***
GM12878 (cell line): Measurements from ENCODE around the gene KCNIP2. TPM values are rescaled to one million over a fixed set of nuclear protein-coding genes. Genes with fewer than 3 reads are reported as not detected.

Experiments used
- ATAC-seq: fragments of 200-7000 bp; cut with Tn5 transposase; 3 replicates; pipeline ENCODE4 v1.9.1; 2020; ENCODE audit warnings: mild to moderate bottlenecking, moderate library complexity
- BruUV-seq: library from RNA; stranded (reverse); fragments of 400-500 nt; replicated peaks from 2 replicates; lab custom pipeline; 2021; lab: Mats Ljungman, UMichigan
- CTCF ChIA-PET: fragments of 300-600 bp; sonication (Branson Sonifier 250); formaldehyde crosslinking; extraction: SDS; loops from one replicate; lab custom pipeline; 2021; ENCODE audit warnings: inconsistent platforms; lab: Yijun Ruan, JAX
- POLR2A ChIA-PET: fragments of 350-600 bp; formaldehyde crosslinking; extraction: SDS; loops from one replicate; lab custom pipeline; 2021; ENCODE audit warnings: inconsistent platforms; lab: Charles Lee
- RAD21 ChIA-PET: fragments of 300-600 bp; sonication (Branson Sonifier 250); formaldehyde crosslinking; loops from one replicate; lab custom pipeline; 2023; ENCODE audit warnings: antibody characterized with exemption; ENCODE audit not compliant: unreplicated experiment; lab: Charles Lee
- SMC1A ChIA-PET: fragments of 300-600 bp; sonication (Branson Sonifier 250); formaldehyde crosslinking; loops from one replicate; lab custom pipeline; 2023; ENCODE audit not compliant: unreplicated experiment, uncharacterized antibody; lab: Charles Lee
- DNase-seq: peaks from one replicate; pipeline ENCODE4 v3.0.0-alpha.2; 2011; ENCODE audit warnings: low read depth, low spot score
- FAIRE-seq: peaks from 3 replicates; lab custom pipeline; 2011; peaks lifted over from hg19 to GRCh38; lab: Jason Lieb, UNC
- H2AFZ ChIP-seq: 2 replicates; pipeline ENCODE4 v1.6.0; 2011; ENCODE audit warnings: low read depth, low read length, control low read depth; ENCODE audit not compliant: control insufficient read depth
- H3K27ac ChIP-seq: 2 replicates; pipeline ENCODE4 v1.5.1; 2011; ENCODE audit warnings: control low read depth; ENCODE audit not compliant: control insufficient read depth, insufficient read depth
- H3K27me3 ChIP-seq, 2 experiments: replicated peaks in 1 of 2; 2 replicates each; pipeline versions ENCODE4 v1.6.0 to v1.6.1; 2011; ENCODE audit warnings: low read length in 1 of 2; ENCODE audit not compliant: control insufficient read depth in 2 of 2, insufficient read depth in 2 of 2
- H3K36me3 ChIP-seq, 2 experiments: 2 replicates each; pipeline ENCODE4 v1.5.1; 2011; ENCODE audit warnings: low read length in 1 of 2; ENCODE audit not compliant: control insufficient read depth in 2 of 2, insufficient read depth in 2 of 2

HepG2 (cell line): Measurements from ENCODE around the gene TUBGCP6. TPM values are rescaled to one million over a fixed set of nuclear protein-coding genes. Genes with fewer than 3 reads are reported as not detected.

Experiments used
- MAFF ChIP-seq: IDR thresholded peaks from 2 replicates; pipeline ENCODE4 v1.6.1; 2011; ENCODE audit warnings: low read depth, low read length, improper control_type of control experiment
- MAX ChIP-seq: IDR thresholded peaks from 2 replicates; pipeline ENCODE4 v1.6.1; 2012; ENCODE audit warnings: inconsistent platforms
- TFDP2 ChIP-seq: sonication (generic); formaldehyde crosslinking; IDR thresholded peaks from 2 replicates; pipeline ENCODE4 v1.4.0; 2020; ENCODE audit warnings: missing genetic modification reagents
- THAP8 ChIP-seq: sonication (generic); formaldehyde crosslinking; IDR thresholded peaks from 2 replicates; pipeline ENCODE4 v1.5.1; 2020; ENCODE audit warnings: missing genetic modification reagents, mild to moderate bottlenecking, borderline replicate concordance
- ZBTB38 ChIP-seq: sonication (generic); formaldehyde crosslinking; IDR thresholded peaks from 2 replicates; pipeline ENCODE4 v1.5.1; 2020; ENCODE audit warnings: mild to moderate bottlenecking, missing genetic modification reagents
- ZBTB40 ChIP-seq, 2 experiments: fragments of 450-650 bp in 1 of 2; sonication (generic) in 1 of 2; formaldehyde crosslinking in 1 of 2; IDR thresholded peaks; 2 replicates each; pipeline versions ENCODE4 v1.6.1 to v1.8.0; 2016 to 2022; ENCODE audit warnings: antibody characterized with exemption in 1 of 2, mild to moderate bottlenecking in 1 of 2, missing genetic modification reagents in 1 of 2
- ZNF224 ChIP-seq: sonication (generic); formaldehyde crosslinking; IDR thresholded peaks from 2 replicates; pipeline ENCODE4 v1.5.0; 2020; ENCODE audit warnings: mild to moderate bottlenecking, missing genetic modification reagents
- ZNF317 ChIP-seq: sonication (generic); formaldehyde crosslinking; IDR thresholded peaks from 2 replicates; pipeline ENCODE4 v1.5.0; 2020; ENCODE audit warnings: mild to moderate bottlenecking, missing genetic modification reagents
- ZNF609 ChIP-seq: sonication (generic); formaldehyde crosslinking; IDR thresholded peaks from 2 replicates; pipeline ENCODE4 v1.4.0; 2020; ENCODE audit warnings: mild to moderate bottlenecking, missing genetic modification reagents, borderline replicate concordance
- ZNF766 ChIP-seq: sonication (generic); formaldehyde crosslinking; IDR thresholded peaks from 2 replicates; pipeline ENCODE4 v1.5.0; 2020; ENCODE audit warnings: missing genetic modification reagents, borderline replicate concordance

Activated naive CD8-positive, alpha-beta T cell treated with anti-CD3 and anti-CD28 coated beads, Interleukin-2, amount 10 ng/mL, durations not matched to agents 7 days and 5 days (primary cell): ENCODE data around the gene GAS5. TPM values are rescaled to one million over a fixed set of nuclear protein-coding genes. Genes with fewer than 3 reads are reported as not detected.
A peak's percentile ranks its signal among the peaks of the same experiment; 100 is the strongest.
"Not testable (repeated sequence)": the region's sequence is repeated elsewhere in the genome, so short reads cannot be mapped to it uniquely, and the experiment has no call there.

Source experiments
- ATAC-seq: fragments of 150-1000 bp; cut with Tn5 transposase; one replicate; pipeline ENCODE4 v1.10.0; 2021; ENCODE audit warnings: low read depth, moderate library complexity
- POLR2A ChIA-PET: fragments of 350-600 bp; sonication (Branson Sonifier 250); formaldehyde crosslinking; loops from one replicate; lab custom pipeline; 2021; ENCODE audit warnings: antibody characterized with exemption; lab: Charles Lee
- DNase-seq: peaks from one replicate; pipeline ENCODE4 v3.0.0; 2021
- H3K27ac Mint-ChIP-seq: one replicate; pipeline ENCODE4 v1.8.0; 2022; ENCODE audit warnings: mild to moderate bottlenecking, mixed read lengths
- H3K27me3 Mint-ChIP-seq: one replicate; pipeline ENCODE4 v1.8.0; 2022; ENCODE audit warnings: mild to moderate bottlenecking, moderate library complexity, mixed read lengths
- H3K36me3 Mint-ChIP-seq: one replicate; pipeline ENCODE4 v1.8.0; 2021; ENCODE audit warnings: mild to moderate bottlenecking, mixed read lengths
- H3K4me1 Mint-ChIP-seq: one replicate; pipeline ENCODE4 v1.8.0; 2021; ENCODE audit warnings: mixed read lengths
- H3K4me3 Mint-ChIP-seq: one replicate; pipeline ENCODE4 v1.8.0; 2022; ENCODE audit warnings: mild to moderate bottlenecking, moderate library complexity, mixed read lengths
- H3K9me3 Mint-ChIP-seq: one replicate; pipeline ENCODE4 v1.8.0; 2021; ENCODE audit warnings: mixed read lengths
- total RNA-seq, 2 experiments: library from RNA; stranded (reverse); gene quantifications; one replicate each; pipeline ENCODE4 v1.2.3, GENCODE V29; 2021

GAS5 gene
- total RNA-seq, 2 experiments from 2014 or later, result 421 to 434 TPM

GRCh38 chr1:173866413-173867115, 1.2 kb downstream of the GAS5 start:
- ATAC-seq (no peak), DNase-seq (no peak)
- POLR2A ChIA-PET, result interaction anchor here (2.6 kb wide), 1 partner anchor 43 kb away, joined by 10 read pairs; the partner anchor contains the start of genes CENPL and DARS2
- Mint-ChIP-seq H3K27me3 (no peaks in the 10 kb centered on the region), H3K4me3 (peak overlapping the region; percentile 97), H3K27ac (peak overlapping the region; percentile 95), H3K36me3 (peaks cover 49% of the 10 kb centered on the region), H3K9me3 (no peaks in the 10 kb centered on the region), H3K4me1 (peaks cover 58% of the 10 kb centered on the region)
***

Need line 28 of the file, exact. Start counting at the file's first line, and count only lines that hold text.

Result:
A peak's percentile ranks its signal among the peaks of the same experiment; 100 is the strongest.